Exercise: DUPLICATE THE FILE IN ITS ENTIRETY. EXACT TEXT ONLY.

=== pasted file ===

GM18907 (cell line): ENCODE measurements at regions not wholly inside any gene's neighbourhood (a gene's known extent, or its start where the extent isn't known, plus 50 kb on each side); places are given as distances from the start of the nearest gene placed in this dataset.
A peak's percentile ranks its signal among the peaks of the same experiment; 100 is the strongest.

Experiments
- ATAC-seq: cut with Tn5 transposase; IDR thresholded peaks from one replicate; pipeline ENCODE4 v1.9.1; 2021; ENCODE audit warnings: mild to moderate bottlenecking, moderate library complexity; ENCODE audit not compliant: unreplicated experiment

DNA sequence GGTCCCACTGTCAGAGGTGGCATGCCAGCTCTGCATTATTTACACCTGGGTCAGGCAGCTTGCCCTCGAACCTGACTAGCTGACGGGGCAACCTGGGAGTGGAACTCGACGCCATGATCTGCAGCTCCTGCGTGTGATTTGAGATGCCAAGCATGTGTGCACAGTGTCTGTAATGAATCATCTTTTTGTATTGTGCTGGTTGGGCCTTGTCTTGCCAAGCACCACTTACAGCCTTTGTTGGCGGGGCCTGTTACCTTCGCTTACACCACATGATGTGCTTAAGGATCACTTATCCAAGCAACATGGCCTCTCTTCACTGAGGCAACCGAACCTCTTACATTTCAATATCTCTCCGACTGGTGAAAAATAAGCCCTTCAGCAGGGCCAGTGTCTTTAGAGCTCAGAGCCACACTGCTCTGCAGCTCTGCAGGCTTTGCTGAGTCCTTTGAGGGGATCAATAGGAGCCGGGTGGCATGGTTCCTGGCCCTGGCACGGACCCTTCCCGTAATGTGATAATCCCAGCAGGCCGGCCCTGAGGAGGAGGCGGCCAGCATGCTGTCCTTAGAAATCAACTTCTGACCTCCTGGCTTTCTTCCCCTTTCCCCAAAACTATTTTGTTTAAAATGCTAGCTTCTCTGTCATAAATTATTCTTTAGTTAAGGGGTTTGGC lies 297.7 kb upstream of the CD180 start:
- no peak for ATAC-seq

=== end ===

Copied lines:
GM18907 (cell line): ENCODE measurements at regions not wholly inside any gene's neighbourhood (a gene's known extent, or its start where the extent isn't known, plus 50 kb on each side); places are given as distances from the start of the nearest gene placed in this dataset.
A peak's percentile ranks its signal among the peaks of the same experiment; 100 is the strongest.

Experiments
- ATAC-seq: cut with Tn5 transposase; IDR thresholded peaks from one replicate; pipeline ENCODE4 v1.9.1; 2021; ENCODE audit warnings: mild to moderate bottlenecking, moderate library complexity; ENCODE audit not compliant: unreplicated experiment

DNA sequence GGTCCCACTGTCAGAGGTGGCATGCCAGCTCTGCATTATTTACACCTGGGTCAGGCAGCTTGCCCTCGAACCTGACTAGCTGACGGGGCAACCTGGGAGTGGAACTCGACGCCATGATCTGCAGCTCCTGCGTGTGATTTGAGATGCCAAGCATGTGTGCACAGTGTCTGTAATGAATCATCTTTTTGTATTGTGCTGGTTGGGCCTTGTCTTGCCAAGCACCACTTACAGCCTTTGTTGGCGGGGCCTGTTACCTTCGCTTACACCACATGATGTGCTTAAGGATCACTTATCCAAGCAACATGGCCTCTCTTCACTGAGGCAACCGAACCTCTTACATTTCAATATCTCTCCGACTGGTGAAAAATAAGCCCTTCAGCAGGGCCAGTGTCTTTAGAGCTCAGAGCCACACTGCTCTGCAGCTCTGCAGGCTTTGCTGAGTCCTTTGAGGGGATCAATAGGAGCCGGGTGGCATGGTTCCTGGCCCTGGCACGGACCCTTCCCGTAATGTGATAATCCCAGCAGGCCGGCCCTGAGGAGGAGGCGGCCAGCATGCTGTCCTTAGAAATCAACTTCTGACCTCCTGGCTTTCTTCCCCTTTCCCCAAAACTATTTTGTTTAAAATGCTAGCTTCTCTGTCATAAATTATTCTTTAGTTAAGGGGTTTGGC lies 297.7 kb upstream of the CD180 start:
- no peak for ATAC-seq